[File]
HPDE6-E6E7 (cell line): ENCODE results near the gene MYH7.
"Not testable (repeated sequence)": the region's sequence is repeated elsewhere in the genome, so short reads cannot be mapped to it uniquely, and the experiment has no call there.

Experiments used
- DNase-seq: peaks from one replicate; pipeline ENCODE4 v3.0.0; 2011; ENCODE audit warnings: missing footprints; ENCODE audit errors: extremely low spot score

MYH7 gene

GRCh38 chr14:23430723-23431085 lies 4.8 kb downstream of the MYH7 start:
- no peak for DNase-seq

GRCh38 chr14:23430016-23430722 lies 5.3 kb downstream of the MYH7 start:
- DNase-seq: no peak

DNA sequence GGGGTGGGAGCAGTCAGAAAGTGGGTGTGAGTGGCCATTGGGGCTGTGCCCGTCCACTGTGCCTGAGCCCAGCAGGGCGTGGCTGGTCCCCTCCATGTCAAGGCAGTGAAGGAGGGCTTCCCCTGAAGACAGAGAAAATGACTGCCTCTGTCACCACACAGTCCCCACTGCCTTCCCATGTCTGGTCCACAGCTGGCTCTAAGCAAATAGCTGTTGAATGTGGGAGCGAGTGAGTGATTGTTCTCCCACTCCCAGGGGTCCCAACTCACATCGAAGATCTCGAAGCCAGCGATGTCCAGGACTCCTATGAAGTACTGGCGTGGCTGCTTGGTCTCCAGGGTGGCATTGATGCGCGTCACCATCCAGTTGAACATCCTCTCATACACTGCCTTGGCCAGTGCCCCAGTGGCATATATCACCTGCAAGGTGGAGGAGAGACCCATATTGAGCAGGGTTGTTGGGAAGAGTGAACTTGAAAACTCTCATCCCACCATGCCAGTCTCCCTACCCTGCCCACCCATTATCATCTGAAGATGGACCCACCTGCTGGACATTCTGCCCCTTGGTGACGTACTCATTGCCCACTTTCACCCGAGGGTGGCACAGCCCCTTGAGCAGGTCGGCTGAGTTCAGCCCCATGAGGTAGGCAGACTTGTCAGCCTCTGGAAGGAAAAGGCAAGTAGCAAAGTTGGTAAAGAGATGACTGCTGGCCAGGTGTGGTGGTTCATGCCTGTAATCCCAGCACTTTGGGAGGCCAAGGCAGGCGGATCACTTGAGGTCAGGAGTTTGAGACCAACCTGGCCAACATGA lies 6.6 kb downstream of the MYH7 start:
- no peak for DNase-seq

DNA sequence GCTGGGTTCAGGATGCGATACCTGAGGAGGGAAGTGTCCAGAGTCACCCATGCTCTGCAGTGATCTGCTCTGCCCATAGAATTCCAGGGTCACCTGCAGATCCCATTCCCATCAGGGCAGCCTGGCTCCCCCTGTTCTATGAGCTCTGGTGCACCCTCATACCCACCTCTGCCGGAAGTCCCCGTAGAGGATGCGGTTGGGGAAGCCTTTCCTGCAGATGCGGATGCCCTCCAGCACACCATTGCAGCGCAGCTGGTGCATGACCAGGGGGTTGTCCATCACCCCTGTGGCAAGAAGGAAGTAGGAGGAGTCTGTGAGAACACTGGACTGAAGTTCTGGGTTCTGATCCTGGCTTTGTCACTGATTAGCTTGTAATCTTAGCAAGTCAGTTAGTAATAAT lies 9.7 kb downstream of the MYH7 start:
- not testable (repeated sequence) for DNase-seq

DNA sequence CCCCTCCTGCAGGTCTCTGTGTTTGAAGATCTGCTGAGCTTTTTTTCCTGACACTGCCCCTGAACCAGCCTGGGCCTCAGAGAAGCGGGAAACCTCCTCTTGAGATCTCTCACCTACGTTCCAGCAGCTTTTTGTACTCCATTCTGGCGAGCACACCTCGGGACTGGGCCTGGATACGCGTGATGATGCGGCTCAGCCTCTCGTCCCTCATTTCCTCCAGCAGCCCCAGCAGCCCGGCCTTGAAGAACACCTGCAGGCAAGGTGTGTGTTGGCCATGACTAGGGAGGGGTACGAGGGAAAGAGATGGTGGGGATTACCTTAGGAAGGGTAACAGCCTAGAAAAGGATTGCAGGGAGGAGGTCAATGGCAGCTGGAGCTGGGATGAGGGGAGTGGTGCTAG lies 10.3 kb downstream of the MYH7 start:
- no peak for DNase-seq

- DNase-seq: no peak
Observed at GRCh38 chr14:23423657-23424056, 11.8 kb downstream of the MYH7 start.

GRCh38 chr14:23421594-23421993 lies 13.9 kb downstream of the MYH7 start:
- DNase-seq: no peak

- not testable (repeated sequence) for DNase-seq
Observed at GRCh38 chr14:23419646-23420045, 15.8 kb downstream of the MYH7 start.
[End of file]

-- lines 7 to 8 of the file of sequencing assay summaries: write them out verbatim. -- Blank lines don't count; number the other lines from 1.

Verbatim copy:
- no peak for DNase-seq

GRCh38 chr14:23430016-23430722 lies 5.3 kb downstream of the MYH7 start: